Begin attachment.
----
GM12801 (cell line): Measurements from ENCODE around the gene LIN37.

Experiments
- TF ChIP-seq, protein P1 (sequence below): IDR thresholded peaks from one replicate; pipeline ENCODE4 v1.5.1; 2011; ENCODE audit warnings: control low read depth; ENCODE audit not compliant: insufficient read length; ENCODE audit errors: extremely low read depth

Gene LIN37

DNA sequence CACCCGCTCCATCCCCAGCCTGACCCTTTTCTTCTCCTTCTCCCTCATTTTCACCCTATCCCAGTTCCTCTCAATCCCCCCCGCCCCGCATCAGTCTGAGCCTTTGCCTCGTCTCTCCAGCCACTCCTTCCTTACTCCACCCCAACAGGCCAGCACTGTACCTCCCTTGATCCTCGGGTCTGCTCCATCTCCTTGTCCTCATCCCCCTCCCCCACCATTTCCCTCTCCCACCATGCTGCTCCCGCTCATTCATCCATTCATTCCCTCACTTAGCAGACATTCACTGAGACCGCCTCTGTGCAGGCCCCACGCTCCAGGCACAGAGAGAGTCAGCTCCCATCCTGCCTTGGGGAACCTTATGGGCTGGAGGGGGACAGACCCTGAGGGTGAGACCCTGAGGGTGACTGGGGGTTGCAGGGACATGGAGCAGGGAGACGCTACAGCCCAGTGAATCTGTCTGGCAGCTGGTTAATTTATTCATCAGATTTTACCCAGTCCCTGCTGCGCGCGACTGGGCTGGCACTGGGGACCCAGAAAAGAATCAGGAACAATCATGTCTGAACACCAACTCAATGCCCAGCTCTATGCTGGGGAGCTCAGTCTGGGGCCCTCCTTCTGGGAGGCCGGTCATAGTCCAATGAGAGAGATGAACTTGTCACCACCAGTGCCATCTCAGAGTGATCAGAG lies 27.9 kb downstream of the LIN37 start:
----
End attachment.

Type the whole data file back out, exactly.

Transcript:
GM12801 (cell line): Measurements from ENCODE around the gene LIN37.

Experiments
- TF ChIP-seq, protein P1 (sequence below): IDR thresholded peaks from one replicate; pipeline ENCODE4 v1.5.1; 2011; ENCODE audit warnings: control low read depth; ENCODE audit not compliant: insufficient read length; ENCODE audit errors: extremely low read depth

Gene LIN37

DNA sequence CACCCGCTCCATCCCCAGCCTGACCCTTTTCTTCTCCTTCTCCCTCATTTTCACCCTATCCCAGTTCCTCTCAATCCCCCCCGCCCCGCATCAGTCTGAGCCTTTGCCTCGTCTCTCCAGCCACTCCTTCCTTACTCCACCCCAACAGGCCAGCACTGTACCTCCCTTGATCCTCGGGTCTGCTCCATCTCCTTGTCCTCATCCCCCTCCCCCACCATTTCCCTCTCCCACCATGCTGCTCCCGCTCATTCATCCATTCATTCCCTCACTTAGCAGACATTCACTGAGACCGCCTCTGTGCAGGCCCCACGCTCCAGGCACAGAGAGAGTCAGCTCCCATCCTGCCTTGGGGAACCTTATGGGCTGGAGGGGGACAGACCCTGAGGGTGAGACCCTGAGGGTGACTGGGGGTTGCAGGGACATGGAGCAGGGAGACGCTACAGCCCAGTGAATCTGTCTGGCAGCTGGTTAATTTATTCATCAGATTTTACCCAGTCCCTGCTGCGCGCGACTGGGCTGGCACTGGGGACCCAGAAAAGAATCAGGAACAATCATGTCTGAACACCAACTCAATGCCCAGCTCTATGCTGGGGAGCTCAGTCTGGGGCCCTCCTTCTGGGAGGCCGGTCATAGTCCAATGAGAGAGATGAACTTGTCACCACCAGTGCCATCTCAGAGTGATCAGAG lies 27.9 kb downstream of the LIN37 start: